Now we know why carrots are orange
Scientists unveiled Monday the gene in carrots that gives rise to carotenoids, a critical source of Vitamin A and the pigment that turns some fruits and vegetables bright orange or red.
Unpoetically dubbed DCAR_032551, the star gene emerged from the first complete decoding of the carrot genome, published in the scientific journal Nature Genetics.
"Vitamin A deficiency is a global health challenge," the study pointed out.
"Its plentiful carotenoids make carrot an important source of provitamin A in the human diet."
Carotenoids were first discovered in carrots (hence the name), but which among the vegetable's newly tallied 32,115 genes was most responsible for their formation remained a mystery.
Daucus carota (the Latin name) now joins a select club of about a dozen veggies—including the potato, cucumber, tomato and pepper—whose complete genomes have been sequenced.
Laying bare the humble carrot's genetic secrets will make it easier to enhance disease resistence and nutritive value in other species, the researchers said.
Having identified the mechanism controlling the accumulation of carotenoid, it may be possible—through gene-editing, for example—to import it to other staple root vegetables such as the cassava, native to South American and widely grown in Africa.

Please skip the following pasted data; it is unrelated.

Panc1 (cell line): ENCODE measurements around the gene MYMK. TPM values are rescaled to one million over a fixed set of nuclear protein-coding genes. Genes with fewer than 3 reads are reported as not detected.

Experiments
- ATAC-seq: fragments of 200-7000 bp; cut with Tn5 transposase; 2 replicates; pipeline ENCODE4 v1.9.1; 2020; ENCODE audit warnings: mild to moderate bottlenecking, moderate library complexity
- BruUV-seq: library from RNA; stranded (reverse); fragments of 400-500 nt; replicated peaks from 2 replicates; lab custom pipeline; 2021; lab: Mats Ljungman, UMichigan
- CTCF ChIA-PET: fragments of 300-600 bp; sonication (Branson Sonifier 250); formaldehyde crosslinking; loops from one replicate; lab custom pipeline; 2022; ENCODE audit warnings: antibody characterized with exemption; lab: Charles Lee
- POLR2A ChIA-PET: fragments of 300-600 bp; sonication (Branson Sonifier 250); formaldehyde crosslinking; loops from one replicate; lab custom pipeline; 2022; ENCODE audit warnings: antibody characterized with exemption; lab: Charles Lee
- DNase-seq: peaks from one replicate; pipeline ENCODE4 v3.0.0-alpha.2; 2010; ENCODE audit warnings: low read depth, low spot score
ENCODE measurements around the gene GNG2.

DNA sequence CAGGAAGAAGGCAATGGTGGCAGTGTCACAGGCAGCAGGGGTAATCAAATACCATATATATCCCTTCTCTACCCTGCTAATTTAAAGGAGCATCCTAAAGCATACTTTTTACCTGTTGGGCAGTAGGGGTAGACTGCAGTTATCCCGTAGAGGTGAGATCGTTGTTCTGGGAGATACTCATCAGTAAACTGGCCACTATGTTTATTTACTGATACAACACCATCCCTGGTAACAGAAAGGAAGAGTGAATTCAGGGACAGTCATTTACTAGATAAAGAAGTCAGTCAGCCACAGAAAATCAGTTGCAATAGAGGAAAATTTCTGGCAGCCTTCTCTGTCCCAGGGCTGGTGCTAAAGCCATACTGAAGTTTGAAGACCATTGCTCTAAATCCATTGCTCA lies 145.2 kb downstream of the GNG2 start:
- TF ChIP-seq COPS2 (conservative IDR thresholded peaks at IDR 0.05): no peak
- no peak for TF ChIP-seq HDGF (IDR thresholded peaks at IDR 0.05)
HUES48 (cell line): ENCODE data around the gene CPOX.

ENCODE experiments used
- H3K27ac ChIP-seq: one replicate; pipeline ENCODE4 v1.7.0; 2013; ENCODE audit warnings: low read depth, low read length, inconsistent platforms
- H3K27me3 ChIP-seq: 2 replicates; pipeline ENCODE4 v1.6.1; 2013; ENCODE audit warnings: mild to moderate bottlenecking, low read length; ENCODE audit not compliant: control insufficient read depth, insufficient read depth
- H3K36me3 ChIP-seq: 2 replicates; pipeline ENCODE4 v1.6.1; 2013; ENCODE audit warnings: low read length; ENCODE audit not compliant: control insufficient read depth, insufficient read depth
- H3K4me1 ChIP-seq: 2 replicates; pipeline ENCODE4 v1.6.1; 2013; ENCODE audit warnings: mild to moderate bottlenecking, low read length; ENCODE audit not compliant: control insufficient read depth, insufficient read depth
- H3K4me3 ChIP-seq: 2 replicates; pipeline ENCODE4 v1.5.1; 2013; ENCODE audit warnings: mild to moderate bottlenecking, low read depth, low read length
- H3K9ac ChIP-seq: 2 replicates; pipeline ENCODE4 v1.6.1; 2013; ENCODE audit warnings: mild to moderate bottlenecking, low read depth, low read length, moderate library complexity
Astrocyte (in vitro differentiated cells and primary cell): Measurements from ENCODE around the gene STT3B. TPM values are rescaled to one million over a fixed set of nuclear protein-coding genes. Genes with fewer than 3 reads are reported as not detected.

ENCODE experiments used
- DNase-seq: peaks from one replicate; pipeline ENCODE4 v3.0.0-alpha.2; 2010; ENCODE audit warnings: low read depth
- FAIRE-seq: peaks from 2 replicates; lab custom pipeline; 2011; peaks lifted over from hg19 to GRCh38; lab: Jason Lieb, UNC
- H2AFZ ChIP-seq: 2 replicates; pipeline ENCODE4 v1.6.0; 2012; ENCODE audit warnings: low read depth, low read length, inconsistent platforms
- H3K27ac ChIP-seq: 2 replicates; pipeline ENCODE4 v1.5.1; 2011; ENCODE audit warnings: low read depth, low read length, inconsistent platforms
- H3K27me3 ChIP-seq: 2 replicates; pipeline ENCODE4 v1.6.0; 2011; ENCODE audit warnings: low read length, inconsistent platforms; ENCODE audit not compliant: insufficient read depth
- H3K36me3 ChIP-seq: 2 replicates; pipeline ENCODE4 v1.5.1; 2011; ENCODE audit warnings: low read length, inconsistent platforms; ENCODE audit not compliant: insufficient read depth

"These results will facilitate biological discovery and crop improvement in carrots and other crops," said Philipp Simon, senior author and a professor at the University of Wisconsin-Madison.
Among vegetables spinach and peas are widely associated with growing up strong, but it's hard to beat the carrot when it comes to health boosters.
Carrots are loaded with beta-carotene, a natural chemical that the body can transform into Vitamin A.
The deeper the orange colour, the more beta-carotene.
Vitamin A is essential for normal growth and development, the proper functioning of the immune system, and vision.
Carotenoids are also antioxidants, which are thought to protect against heart disease and some forms of cancer by neutralising so-called "free radicals", single oxygen atoms that can damage cells.
"Some of these compounds can prevent disease," Simon told AFP.
Interestingly, carrots—along with many other plants—have about 20 percent more genes than humans.
Looking back at the plant's family tree, scientists have been able to determine that it split with the grape about 113 million years ago and from the kiwi about 10 million years after that, when dinosaurs still lorded over the planet.
Originally white, the wild ancestors of the carrot likely came from central Asia.
Global crop production of the root has quadrupled in the last 40 years and is today eaten everywhere in the world.
There are currently no genetically modified carrots on the international market.
More information: Nature Genetics, DOI: 10.1038/ng.3565
Journal information: Nature Genetics
© 2016 AFP